5 Simple Steps to Starting Food Storage For Your Family

Knowing what to buy to get your family prepared can be daunting. Where do you start? How much do you need? Where are you doing to get it? How do you store it? There are a lot of questions to answer and this article is going to walk you through our process for food storage. We created a system that works for us and is a different than what we often see being taught about how to do food storage. We've added our personal preferences as a minimalist dietitian and a strategic military man, both money hoarders and both coming from multi-generational food storage families to create a unique food storage system.



Where to Start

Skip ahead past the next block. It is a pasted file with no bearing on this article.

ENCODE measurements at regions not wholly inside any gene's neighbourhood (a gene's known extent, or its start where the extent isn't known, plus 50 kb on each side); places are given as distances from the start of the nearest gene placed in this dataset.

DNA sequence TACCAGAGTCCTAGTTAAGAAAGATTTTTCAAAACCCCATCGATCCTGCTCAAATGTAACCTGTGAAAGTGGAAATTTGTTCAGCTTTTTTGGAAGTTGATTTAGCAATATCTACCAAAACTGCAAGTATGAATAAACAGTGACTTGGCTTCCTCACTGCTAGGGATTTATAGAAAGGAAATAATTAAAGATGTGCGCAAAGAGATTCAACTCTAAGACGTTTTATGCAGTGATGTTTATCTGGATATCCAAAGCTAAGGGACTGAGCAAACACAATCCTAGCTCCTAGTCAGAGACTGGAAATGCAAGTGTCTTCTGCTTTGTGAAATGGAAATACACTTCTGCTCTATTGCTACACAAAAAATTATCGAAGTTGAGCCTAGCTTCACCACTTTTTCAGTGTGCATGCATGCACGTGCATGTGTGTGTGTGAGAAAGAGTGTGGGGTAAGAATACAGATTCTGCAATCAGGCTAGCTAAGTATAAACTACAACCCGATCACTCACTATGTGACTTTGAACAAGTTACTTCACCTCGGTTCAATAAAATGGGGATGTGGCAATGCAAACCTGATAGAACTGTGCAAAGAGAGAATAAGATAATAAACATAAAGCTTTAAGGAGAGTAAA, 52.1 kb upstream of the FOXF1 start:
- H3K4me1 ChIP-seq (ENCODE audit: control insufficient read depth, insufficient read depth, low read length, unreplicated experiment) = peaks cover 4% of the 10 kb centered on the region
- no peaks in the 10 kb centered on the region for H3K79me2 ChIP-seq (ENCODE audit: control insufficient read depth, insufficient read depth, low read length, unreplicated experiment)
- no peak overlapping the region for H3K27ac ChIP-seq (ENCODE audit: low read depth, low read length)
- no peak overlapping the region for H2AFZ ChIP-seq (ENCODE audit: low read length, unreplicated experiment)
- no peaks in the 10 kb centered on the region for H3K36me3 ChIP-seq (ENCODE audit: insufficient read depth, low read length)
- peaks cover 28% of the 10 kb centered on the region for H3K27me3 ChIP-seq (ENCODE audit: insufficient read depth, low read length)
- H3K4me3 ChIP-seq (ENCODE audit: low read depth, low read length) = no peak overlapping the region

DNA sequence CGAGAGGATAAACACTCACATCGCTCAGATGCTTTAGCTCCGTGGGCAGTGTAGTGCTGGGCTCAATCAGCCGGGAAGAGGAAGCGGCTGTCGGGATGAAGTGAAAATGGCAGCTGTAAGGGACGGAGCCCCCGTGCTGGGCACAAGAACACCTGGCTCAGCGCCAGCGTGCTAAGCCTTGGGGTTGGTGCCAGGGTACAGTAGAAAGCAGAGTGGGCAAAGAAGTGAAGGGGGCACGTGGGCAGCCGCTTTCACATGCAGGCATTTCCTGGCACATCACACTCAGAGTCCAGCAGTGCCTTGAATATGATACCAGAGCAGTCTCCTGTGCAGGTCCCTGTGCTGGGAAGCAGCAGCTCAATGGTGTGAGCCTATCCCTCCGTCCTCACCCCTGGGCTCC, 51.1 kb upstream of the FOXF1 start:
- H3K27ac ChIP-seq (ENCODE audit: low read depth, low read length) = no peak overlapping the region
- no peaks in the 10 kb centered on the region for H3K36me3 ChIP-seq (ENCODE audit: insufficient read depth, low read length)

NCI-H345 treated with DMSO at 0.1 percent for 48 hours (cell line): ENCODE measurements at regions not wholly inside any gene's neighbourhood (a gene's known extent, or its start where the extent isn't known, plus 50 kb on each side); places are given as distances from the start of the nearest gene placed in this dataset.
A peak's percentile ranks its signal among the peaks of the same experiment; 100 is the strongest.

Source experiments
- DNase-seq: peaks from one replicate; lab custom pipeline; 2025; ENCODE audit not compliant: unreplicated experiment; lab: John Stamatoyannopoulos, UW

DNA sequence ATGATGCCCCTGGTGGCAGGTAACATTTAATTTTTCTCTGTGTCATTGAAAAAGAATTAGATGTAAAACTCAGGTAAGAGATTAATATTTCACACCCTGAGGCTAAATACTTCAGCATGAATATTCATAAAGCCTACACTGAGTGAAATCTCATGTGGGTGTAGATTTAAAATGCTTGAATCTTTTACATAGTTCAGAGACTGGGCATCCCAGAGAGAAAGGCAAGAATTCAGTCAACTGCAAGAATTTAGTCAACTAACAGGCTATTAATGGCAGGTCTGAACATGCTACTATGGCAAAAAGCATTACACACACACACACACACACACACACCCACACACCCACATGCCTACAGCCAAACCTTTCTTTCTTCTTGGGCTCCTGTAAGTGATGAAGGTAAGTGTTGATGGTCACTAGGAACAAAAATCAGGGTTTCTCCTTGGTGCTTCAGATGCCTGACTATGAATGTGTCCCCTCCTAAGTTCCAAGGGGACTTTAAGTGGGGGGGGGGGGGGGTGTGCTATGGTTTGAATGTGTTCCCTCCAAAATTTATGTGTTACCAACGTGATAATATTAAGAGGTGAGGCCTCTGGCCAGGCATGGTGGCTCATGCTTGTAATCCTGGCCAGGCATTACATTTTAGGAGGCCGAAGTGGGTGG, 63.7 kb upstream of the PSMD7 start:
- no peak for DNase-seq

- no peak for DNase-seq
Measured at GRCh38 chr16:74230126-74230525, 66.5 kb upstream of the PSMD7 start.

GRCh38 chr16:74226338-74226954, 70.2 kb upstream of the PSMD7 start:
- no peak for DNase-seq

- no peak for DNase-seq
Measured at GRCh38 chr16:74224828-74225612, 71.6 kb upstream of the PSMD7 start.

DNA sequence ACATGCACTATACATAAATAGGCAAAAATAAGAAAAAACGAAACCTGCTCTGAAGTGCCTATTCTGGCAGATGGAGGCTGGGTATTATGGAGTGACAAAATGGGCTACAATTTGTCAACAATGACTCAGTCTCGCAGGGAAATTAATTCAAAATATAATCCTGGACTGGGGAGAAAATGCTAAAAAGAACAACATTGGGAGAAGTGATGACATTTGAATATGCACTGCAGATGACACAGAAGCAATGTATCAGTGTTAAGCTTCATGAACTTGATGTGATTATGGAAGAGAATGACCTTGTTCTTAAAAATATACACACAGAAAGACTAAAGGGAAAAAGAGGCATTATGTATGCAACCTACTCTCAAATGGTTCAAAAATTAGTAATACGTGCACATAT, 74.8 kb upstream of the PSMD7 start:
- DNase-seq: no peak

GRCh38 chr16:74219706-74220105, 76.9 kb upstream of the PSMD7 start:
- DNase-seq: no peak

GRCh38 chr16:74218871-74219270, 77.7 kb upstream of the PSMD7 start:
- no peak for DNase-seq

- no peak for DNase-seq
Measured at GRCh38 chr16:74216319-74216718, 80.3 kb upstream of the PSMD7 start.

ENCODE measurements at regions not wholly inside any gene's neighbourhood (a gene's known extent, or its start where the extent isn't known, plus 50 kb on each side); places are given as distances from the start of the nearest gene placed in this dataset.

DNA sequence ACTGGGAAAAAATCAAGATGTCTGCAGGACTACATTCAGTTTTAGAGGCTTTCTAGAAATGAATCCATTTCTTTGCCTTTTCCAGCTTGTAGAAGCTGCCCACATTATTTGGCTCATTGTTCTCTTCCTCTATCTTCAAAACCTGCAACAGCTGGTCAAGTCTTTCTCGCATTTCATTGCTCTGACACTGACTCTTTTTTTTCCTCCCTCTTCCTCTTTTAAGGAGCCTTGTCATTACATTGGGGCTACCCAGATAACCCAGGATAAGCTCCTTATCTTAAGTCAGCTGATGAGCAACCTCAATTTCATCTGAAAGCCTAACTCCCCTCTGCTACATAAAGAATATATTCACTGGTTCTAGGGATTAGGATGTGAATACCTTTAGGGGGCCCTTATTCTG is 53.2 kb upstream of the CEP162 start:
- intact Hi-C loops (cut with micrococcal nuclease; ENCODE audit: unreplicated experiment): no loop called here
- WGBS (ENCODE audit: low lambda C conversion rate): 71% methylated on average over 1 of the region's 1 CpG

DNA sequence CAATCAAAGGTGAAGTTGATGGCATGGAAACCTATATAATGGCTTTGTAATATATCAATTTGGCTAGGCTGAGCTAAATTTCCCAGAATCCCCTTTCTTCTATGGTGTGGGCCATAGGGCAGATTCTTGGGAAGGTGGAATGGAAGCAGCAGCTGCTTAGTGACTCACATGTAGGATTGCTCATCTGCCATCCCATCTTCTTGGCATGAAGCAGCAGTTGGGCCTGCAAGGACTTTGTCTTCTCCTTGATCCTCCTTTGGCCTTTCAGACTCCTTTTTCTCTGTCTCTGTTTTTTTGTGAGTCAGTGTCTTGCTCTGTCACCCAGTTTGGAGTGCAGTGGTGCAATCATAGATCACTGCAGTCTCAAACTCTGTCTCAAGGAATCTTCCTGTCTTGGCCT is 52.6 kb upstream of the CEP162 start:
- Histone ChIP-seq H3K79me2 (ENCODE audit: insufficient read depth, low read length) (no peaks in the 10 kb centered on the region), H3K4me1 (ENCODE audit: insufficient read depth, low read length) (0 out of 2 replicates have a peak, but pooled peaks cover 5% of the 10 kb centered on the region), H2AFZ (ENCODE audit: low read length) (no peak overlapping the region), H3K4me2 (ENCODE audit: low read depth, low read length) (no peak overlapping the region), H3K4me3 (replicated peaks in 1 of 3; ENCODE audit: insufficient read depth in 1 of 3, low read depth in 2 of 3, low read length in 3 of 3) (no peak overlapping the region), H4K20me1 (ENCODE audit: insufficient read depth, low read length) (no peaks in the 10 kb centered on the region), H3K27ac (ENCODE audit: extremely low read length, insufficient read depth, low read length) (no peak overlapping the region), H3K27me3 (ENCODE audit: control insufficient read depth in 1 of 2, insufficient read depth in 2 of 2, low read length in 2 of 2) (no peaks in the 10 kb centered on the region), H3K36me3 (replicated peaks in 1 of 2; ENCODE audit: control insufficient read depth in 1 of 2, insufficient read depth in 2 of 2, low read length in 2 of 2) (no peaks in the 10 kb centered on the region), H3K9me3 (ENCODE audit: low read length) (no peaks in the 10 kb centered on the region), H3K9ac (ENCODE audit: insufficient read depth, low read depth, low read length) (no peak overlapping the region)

Start with what you eat now. Most people eat about 15 meals on rotation (actual fact from a dietitian). This makes planning food storage easy for you because you just need to start by identifying your most commonly eaten meals. Obviously look at recipes that use more pantry staples, not the amazing fresh salad recipe you got from your friend. We suggest starting with 10 commonly used recipes. You can even print out the recipes and keep them in a folder or emergency preparedness binder so you don't forget what they were. After you know your 10 common recipes you'll know what pantry staples to buy in bulk. Maybe you eat a lot of rice, or maybe you are more of a pasta family. Whatever dry goods you eat the most of are what you should store because then you always have the pantry staples for your favorite recipes. From there you can figure out how to make other ingredients in your recipe shelf stable. For example we like to eat jambalaya. We can freeze celery and peppers to have on hand, or we could get freeze dried or dehydrated celery for when we make jambalaya. Maybe you could can chicken and sausage to have on hand for jambalaya. Get creative as you try and make your favorite recipes shelf stable. Pro Tip: If you want to eat healthier just focus on finding healthier versions of your favorite recipes, or try adding in a new type of healthy meal to your rotation like a vegetable laden curry.